How to respond to the looming specter of enduring drought in California is a controversial topic, subject to much debate and pontification on the part of pundits and politicians. The first thing to do is to divide the debate into two parts, water conservation by individuals and conservation by farms.
Eighty percent of water used in California is by large agricultural corporations. We see a lot of sad stories about small farms who are losing their livelihood but in most cases it is a result of an unwillingness to change in the face of facts. Farmers have been overusing water for many years with methods like flood irrigation and choosing to grow the most water intensive crops possible. Now that we are drilling for water deeper and deeper, the realty that water is not an infinitely renewable resource has hit the farmers hard.
So while individual efforts to conserve water won’t have as much of an impact as say banning flood irrigation, it is still something everyone should think about and do because every little bit helps. A significant amount of water can be saved by upgrading or changing appliances. A more efficient toilet tank system can save a lot of water as well as a water saving clothes washer. Upgrading appliances can qualify you for a rebate.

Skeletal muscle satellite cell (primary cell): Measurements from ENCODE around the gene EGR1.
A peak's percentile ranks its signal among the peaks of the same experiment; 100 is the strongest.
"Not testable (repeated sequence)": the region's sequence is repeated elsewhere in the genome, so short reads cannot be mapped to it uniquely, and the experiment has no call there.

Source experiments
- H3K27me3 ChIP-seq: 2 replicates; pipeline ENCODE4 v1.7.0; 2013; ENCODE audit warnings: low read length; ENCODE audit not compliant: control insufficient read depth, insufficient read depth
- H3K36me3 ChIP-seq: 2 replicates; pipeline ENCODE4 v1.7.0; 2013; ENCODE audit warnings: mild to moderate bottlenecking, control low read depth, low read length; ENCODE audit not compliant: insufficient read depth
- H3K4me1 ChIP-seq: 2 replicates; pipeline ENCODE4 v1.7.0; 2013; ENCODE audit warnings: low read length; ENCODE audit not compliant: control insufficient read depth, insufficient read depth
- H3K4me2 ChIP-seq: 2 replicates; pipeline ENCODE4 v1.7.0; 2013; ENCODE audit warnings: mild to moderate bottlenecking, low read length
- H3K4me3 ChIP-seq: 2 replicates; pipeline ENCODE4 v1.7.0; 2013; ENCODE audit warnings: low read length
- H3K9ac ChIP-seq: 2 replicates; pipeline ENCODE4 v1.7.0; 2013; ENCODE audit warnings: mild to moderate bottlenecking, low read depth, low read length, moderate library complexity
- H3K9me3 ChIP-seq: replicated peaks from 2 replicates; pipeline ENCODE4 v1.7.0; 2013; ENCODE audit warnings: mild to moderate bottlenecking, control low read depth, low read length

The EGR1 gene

Opportunities To Save Water
- Use mulch, a layer of groundcover evens out the soil temperature and increases water retention in the soil.
- Use a soaker hose or drip irrigation instead of a normal sprinkler, this can save up to seventy percent.
- Plant a tree, trees need less water than grass and they provide shade which reduces evaporation and keeps things cool.
- Plant drought resistant varieties of plants instead of water hungry grass.
- Get a timer for the watering system and water at night or early morning to reduce evaporation from the hot sun.
- If you have a lawn keep the grass long so the roots stay shaded and need less water.
- Use a broom to clean patios instead of a hose.
We are currently experiencing the worst drought in 1200 years and indications are that it won’t end for 10-20 years. In light of that sobering forecast, we all need to do our part to save water.